# Difference between revisions of "NTS/Abstracts"

(→Organizer contact information) |
(→Anton Gershaschenko) |
||

Line 1: | Line 1: | ||

+ | == Anton Gershaschenko == | ||

+ | |||

+ | <center> | ||

+ | {| style="color:black; font-size:100%" table border="2" cellpadding="10" width="700" cellspacing="20" | ||

+ | |- | ||

+ | | bgcolor="#DDDDDD" align="center"| Title: Moduli of Representations of Unipotent Groups | ||

+ | |- | ||

+ | | bgcolor="#DDDDDD"| | ||

+ | Abstract: Representations of reductive groups are discretely parameterized, but unipotent groups can have non-trivial families of representations, so it makes sense try to construct and understand a moduli stack (or space) of representations of a given unipotent group. If you restrict to certain kinds of representations, it is possible to actually get your hands on the moduli stack and to construct a moduli space. I'll summarize the few things I know about the general case and then give you a tour of some interesting features that appear in small examples. | ||

+ | |} | ||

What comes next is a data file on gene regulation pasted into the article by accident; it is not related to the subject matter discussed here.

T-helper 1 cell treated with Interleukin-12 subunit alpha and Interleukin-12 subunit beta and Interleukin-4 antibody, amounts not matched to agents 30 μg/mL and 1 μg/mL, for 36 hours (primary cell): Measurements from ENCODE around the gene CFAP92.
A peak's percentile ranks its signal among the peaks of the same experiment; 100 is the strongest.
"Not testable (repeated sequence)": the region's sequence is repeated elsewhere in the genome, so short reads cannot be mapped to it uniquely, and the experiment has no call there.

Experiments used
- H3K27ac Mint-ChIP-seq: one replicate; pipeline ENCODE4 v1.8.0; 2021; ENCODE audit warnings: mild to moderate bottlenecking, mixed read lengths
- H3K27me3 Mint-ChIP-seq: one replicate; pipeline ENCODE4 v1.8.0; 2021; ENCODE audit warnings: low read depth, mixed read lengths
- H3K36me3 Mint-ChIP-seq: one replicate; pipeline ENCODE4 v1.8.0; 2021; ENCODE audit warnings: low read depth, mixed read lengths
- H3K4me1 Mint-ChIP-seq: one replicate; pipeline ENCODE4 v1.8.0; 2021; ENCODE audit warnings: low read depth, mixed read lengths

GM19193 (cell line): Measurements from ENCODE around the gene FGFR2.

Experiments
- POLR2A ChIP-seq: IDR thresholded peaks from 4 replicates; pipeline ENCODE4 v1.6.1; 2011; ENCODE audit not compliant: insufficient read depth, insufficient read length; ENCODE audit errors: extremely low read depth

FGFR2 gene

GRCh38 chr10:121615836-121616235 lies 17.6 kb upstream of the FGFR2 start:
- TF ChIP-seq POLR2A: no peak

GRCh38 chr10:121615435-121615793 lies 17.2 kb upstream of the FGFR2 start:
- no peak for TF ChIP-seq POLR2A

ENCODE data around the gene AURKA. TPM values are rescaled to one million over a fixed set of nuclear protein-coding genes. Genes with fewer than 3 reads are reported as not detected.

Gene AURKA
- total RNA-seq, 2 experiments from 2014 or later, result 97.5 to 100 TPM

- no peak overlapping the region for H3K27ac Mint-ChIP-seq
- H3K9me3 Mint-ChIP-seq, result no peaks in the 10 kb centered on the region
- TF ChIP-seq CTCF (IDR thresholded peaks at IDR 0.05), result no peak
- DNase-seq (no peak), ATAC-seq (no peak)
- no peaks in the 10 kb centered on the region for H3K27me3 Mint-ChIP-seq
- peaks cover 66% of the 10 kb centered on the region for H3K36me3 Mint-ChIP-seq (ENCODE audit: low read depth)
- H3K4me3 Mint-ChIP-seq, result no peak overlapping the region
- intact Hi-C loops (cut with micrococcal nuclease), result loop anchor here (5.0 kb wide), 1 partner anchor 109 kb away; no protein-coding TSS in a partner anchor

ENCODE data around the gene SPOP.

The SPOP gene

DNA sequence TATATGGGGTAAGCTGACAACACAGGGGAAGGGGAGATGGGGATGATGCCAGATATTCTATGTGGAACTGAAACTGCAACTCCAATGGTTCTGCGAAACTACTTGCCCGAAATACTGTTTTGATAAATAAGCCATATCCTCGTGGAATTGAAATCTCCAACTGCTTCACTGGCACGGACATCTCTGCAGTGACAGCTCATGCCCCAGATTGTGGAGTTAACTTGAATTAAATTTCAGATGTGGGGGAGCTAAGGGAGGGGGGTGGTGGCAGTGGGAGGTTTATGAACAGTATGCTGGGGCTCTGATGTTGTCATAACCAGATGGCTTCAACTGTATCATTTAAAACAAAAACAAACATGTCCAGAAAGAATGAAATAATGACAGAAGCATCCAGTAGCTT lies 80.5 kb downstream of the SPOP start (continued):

+ | </center> | ||

+ | |||

+ | <br> | ||

+ | |||

== Anton Gershaschenko == | == Anton Gershaschenko == | ||

## Revision as of 12:45, 3 June 2011

## Anton Gershaschenko

Title: Moduli of Representations of Unipotent Groups |

Abstract: Representations of reductive groups are discretely parameterized, but unipotent groups can have non-trivial families of representations, so it makes sense try to construct and understand a moduli stack (or space) of representations of a given unipotent group. If you restrict to certain kinds of representations, it is possible to actually get your hands on the moduli stack and to construct a moduli space. I'll summarize the few things I know about the general case and then give you a tour of some interesting features that appear in small examples. |

## Anton Gershaschenko

Title: Moduli of Representations of Unipotent Groups |

Abstract: Representations of reductive groups are discretely parameterized, but unipotent groups can have non-trivial families of representations, so it makes sense try to construct and understand a moduli stack (or space) of representations of a given unipotent group. If you restrict to certain kinds of representations, it is possible to actually get your hands on the moduli stack and to construct a moduli space. I'll summarize the few things I know about the general case and then give you a tour of some interesting features that appear in small examples. |

## Organizer contact information

Zev Klagsbrun

Return to the Number Theory Seminar Page

Return to the Algebra Group Page